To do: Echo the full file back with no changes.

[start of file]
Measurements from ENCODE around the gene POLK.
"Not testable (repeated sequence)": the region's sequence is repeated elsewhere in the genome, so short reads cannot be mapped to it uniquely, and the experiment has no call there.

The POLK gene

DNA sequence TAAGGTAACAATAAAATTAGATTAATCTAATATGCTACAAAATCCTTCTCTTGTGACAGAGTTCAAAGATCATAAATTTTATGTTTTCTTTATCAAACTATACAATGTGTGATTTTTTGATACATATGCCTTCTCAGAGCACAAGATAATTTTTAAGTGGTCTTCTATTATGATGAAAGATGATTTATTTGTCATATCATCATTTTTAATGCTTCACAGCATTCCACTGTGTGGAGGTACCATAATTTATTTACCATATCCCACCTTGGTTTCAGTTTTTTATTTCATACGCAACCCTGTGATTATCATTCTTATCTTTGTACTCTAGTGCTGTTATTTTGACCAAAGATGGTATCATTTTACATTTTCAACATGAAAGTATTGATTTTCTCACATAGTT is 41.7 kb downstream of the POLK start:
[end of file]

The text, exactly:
Measurements from ENCODE around the gene POLK.
"Not testable (repeated sequence)": the region's sequence is repeated elsewhere in the genome, so short reads cannot be mapped to it uniquely, and the experiment has no call there.

The POLK gene

DNA sequence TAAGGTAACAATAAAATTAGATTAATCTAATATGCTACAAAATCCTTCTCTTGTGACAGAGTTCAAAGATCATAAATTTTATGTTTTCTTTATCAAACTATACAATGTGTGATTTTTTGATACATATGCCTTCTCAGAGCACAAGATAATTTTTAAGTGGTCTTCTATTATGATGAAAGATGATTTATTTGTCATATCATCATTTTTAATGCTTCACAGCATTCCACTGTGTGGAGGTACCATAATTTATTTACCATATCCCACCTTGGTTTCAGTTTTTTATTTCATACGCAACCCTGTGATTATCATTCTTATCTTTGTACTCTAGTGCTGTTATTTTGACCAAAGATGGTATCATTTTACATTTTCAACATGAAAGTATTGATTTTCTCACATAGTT is 41.7 kb downstream of the POLK start: